Wild salmon returns fell by 20% in south of England river
The organisation running a long-term wild salmon monitoring project sited hundreds of miles from the nearest salmon farm has reported a decline in returning wild salmon similar to that experienced in Scotland last year.
The Game and Wildlife Conservation Trust (GWCT) said the estimated number of wild adult Atlantic salmon returning to the River Frome in southern England in 2021 was 459, down almost 20% on its 10-year average.
This drop echoes reports from Scotland and Norway where the 2021 annual salmon catches were the lowest on record.
Better for 2022
The smolt population estimate on the Frome in spring 2021 was 6,635 which is nearly 30% down on the 10-year average. However, the numbers of parr observed during GWCT’s September parr tagging programme was encouraging, so the organisation is hoping the 2022 smolt run will be better.
Anti-salmon farming groups and some angling stakeholders in Scotland allege salmon farms are responsible for disease and sea lice population increases that impact wild smolts, but climate change is the biggest concern for the GWCT.
In its review of 2021, the GWCT says: “The consensus opinion is that the decline [since the 1990s] is caused by problems in the marine environment, such as warmer sea temperatures”.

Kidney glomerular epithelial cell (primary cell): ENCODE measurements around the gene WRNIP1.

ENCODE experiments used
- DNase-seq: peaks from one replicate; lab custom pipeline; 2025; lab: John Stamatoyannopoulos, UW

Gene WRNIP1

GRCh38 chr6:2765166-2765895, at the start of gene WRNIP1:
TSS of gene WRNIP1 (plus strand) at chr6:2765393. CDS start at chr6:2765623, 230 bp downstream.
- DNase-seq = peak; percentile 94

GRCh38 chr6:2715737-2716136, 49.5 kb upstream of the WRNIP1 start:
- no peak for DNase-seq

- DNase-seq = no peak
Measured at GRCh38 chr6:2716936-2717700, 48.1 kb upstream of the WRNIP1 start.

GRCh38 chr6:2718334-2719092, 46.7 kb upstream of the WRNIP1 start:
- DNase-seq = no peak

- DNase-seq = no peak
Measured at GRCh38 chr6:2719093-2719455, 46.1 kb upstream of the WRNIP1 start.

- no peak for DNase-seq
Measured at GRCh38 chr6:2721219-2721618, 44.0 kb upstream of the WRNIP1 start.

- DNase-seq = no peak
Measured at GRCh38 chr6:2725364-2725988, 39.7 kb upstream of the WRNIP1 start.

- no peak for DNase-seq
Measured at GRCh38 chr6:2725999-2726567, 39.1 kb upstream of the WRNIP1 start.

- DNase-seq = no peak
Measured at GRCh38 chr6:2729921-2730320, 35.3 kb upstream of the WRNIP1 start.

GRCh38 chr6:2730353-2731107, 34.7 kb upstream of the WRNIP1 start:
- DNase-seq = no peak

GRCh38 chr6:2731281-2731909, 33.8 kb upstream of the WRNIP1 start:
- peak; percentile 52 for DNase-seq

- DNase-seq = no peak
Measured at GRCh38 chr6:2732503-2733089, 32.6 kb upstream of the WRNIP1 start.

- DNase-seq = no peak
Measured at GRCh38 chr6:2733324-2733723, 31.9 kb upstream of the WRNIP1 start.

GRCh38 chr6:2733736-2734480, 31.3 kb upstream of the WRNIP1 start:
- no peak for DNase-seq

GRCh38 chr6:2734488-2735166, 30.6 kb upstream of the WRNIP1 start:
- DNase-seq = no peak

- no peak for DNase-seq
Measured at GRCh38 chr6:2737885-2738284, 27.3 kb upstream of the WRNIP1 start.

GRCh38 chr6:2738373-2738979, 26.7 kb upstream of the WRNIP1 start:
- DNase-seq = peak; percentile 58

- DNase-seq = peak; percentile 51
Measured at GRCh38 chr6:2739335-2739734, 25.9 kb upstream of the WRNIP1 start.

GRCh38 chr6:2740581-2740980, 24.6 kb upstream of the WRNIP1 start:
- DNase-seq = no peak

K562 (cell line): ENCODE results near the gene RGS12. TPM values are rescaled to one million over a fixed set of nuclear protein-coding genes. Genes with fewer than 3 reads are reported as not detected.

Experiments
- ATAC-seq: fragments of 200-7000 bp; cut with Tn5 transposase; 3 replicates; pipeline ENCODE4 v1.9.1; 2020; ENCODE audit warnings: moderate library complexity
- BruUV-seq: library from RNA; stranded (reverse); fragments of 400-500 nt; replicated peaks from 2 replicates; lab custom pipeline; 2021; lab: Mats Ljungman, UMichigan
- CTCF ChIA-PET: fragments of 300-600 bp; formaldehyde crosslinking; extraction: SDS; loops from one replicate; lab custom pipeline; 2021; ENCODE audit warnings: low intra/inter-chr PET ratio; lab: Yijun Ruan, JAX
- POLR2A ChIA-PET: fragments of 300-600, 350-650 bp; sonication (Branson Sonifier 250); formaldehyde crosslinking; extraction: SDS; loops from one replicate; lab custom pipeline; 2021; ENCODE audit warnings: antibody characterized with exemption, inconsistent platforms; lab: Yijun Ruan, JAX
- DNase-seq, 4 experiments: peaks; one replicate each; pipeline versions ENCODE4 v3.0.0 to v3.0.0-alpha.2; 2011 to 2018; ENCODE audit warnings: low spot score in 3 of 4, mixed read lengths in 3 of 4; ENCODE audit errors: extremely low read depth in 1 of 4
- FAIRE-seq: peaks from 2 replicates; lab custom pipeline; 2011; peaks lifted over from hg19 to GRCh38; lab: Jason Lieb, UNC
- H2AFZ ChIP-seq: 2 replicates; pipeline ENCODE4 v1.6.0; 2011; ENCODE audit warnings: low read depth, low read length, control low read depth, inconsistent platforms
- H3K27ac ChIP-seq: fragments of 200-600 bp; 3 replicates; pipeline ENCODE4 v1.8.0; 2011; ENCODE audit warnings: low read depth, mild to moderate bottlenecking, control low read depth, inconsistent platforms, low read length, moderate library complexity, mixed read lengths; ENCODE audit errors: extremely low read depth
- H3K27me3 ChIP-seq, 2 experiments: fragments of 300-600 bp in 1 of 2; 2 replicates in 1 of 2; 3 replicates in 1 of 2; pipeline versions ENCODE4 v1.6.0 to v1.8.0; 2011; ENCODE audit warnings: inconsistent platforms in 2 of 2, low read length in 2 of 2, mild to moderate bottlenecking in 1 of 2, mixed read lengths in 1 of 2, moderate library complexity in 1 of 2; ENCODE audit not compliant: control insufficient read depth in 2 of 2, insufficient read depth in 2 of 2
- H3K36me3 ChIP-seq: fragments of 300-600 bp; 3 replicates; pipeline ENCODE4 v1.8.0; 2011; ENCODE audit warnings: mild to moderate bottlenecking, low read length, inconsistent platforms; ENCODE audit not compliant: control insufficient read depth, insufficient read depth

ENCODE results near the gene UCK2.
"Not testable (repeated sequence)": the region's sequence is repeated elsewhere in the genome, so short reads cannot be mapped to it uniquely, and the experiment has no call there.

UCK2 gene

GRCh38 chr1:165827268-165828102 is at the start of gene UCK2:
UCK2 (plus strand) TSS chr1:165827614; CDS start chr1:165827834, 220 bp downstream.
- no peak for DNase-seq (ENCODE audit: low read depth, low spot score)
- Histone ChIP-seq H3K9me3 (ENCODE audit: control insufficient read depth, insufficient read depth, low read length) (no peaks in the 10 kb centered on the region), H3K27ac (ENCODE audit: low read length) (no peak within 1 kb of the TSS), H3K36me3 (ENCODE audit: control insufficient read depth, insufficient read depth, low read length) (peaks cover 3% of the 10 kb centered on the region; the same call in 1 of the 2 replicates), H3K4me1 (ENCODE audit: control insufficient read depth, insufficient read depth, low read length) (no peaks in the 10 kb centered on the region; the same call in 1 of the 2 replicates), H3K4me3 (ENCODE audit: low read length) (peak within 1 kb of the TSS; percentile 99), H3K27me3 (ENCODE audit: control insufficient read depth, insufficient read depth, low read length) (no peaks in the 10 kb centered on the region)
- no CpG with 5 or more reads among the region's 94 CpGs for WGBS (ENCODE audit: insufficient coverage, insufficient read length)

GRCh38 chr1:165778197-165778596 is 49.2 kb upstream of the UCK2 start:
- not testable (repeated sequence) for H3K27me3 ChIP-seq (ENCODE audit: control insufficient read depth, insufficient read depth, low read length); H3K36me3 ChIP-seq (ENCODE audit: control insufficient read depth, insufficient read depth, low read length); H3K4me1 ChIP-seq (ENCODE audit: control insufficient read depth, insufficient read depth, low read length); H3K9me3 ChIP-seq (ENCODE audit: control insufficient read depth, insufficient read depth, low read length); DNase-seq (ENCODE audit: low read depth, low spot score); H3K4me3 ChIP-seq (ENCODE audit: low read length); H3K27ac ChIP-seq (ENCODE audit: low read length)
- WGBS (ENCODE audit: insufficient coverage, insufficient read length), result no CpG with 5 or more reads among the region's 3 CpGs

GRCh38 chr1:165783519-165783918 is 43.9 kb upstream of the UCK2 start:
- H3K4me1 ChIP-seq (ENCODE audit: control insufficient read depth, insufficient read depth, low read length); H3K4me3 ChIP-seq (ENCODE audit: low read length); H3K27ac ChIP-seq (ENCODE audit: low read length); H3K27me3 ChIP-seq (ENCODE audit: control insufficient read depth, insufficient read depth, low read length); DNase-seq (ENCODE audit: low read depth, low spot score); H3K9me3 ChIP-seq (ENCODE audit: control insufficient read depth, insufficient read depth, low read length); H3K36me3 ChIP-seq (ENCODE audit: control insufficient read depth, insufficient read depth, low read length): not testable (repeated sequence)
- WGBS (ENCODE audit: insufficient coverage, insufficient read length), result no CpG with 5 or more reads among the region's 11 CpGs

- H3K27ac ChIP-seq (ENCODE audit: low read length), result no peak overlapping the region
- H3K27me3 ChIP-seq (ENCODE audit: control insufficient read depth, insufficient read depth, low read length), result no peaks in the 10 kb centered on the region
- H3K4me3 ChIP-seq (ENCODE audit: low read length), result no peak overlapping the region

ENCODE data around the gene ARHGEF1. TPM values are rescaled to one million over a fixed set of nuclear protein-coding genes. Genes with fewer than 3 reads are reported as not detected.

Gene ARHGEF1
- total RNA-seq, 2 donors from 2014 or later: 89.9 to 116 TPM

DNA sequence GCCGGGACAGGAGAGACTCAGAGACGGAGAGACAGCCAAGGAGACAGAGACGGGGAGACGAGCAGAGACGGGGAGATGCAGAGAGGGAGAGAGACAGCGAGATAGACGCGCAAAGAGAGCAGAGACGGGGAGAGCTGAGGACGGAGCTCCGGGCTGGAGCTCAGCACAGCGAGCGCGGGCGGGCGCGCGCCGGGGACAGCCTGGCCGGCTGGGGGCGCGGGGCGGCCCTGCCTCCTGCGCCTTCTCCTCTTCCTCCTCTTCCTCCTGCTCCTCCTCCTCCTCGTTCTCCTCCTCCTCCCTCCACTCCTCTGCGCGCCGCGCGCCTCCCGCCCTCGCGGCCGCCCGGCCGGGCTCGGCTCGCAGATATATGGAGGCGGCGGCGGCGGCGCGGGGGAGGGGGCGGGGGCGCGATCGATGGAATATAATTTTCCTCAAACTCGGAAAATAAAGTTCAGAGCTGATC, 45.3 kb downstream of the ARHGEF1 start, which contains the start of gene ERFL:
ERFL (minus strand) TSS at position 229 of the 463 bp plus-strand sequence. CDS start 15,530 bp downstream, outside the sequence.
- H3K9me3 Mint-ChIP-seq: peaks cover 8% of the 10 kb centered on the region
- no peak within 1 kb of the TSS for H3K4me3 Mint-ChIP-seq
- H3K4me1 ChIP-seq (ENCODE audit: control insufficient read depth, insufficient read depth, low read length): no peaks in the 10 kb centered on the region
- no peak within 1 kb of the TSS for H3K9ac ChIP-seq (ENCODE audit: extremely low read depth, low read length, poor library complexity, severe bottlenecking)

The GWCT is a founder member of the Missing Salmon Alliance, which is developing a “likely suspects framework” that considers the whole life cycle to understand changes in salmon survival, forecast stock prospects and suggest a framework to guide management decisions.
“We are all too familiar with the trend of reduced marine survival of Atlantic salmon over the past decades, and recognise that this is linked to wider changes in oceanic conditions and their impact on salmon growth,” writes post-doctoral researcher Emma Tyldesley, who is working on the framework, in an article in the GWCT review.
“The consensus view is that most of the marine mortality and between year fluctuation is likely to take place during the first few months at sea. During this phase the post-smolt actively migrate north to their feeding grounds, they are small and potentially most vulnerable to predators and variations in food availability.”
Researchers have re-synthesised new salmon focused outputs from two oceanographic models, enabling the description of how ocean conditions have changed over the last 20 years at small scale resolutions.
Concurrently they have begun an examination of extensive plankton time series datasets, describing how particular elements of relevance to salmon diets have changed through time.
“The basic premise for the first part of the study is that post-smolt salmon feed on large zooplankton and small fish during their initial marine migration phase,” writes Tyldesley.
“Identifying signals in these lower trophic levels that relate to past trends in salmon survival might enable development of future indicators or predictors of marine survival of salmon. Possible explanatory variables might include a time lag (i.e., conditions experienced by smolts in one year might be determined by ocean conditions the previous year) and include abundance and seasonal timing of plankton, or larval fish that feed on them.”
The full GWCT review can be read or downloaded here.